What do you do when the past comes walking through your front door?
That’s what Rick Jensen and Ed Doherty have to decide when Jerry Taylor, Ed’s former lover, long thought dead, comes knocking on their door the night of their sixth anniversary. Will Jerry’s re-emergence in Ed’s life bring the end to the happiness Rick has found with him? Or will Rick’s love for Ed be strong enough to supersede the memory of what Jerry and Ed shared?
Rick opens his eyes. For a moment he is disoriented. Then he remembers. He looks around the living room of the cabin on the mountain. He and Ed had built this cabin just a year earlier. He sighs deeply and realizes he still holds a glass in his hand as he sits hunched down in the overstuffed chair in which he had fallen asleep. The glass is empty and the stain on his jeans reveals he has spilled his third glass of whiskey probably as he had drifted off. He pushes himself upright, sets the glass on the table next to his chair and puts his head in his hands and rubs his eyes. Rick has to piss. He gets up and walks to the bathroom and relieves himself. He turns and looks at his reflection in the mirror over the sink.
“How did this happen? How could this happen?” he asks himself out loud. “How could this fuckin’ happen?” he says again, pounding his hand on the vanity, causing the mirror to shake.
Rick walks back into the living room and to the big bay window. He looks out on the lake with the sun glistening on the water: 7:23 by his wristwatch. He stares vacantly at the lake and lets the sparkling ripples mesmerize him. Scenes from the previous night come back to him.
* * * *
He and Ed came home to their house in the valley after dinner and were in bed. They turned in early, eager to celebrate their anniversary. They had been together for six years: six happy, fulfilled years. Ed lay on his back smiling up at him. Rick was between his legs, they pressed their lips against each other. Rick was just about to complete their union when the doorbell rang.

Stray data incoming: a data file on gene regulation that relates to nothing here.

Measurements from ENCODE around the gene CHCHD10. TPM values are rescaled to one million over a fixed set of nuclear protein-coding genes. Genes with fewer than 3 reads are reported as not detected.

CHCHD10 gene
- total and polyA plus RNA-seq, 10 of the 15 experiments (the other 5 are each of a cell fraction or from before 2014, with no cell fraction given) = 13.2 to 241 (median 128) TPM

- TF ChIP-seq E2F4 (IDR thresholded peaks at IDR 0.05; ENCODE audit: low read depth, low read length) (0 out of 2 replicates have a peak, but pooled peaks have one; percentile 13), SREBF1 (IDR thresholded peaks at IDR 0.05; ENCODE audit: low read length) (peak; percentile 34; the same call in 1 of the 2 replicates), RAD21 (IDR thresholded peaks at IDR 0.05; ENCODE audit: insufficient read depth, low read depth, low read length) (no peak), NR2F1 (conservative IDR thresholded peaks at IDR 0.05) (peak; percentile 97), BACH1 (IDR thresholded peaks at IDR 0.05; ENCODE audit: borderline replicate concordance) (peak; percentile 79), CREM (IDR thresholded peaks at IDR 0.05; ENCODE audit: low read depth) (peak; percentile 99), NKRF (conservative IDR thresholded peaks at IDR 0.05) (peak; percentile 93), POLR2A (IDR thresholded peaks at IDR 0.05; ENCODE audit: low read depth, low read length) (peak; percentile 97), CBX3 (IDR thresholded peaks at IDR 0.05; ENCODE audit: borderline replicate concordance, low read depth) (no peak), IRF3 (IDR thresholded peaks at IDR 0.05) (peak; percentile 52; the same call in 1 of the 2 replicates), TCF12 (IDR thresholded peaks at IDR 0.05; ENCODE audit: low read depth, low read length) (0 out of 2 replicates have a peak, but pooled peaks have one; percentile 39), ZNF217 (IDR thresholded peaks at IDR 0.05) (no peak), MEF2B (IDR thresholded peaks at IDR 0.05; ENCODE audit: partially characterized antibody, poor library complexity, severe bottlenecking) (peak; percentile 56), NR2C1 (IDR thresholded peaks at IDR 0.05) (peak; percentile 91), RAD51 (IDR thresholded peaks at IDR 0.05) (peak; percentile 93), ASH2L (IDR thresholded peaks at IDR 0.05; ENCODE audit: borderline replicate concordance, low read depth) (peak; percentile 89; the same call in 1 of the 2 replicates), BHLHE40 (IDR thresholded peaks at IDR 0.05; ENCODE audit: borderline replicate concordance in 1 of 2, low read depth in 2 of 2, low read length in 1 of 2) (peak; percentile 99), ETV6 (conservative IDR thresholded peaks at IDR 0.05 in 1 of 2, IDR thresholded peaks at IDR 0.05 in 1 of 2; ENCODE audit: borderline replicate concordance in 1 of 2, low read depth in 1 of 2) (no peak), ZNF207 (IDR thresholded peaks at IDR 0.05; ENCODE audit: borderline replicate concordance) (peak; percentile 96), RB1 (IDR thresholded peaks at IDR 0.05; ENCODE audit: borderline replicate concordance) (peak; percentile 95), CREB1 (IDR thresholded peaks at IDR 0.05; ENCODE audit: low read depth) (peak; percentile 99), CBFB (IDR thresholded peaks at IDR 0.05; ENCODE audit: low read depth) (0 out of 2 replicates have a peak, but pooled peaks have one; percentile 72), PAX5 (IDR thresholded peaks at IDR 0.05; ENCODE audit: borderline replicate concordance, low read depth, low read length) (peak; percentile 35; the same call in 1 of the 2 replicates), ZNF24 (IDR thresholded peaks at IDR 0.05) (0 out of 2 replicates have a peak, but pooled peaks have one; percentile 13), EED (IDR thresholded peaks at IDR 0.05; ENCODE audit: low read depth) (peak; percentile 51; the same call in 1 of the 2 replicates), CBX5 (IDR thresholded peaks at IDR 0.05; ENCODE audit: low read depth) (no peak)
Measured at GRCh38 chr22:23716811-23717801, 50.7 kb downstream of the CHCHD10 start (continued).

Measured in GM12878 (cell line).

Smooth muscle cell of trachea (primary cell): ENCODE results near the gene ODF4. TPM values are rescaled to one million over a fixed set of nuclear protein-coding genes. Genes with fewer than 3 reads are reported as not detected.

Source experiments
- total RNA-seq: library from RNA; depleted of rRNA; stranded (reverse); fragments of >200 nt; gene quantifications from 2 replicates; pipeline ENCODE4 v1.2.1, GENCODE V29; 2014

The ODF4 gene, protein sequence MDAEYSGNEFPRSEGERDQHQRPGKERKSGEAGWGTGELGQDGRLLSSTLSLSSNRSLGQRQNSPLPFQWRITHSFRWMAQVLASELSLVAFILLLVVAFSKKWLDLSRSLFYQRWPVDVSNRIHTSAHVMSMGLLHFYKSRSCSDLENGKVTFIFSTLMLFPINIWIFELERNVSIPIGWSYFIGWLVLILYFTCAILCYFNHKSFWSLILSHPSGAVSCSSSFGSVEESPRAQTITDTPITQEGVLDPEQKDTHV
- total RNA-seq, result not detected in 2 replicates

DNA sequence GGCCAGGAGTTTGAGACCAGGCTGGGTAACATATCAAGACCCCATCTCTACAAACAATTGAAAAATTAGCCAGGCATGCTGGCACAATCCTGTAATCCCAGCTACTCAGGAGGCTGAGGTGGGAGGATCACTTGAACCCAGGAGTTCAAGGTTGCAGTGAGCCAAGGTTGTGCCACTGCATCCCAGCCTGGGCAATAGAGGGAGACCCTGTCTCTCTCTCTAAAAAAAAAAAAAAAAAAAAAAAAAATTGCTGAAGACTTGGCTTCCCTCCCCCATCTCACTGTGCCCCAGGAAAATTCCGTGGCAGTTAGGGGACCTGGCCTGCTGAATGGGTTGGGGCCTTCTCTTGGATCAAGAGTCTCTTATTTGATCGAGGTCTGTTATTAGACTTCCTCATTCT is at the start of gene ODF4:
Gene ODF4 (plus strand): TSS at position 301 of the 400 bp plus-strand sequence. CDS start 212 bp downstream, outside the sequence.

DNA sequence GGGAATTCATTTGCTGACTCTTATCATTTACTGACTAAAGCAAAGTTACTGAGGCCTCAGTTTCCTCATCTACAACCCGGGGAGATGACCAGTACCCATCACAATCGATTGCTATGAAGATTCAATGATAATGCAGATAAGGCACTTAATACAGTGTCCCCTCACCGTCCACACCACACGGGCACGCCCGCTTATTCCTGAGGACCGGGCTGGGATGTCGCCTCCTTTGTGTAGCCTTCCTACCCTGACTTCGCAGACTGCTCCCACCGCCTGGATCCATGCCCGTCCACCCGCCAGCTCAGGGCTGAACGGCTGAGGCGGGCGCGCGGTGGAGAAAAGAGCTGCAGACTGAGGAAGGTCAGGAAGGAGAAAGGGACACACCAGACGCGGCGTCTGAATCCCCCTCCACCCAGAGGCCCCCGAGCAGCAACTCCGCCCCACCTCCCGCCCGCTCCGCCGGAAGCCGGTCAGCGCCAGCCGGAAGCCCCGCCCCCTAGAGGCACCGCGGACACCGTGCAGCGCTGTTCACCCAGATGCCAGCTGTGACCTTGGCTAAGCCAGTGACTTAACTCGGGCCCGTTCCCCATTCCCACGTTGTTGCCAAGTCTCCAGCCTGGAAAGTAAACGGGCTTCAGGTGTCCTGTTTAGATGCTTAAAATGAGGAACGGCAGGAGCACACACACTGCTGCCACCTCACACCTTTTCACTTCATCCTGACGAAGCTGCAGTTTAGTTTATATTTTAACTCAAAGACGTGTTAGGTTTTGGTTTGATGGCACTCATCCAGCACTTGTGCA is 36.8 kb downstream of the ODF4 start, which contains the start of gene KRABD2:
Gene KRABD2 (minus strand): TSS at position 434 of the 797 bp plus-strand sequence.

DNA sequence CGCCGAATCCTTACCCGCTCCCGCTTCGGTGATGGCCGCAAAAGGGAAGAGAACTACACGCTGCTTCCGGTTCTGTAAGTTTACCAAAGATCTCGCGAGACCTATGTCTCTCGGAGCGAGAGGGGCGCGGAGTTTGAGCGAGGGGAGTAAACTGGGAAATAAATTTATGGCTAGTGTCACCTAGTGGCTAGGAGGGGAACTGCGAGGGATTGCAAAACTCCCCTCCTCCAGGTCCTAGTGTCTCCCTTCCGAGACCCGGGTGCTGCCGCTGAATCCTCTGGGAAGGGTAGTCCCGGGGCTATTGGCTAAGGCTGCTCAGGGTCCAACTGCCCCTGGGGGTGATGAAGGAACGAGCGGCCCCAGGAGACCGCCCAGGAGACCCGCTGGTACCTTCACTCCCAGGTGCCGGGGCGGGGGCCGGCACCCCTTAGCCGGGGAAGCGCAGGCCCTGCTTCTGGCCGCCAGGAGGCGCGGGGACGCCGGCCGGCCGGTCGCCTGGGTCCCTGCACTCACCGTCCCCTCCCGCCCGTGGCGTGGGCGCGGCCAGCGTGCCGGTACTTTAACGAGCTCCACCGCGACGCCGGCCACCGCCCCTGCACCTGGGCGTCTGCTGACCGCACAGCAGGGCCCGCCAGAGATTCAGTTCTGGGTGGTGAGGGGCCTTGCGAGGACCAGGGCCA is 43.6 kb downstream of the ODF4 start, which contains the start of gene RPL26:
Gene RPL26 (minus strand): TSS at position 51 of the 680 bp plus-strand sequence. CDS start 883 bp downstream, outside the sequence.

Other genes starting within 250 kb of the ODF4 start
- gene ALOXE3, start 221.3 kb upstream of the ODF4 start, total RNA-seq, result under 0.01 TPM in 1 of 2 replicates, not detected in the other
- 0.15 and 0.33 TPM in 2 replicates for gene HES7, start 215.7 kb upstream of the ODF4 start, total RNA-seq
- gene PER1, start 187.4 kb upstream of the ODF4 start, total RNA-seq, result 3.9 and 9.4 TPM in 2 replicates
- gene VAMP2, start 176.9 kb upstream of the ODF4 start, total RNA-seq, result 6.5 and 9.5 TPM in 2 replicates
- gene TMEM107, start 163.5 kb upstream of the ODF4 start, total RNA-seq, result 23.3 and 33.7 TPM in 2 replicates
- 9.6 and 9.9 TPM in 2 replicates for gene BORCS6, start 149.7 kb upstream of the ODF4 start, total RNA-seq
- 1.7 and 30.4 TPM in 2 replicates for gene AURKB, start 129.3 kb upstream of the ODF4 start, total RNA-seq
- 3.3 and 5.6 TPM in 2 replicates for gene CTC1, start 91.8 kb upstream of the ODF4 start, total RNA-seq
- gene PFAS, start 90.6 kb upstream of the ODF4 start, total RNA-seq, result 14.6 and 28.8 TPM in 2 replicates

“Damn,” he exclaimed.
“Ignore it,” Ed said pulling him down and arching his back.
“What if it’s Becky?”
Ed replied, “Becky would just come on in and yell, ‘Hey Daddy, Rick, ready or not, here I come.'”
Now there was knocking -- not loud but persistent.
Rick sighed. “Don’t go away.” He kissed Ed on the nose, got out of bed, slipped on a pair of pajama bottoms and slippers and padded out of the bedroom.
“Git rid of the son of a bitch whoever it is and git back here.” Ed growled.
Rick switched on a light in the living room that was semi-dark in the summer twilight. “Hold on, hold on I’m coming.” The knocker had continued its persistent pounding. It was getting louder now.
He opened the door and switched on the porch light. “Yeah?”
The man on the porch looked totally perplexed. “Oh,” he stammered, “I must have the wrong house. Sorry I bothered you.” He turned to walk away.
“Who the fuck was that?” came Ed’s gruff voice as he walked up behind Rick.
The man on the porch froze. He turned around.
Rick looked at the man and then over his shoulder at his partner. Ed’s eyes were wide and the color was draining from his face.
“O ma God.” Ed staggered backward and lost his balance on the ottoman behind him. Rick turned and grabbed his arm to steady him. “O ma God!” he said again. “Jerry ... Jerry ... you’re supposed to be dead!"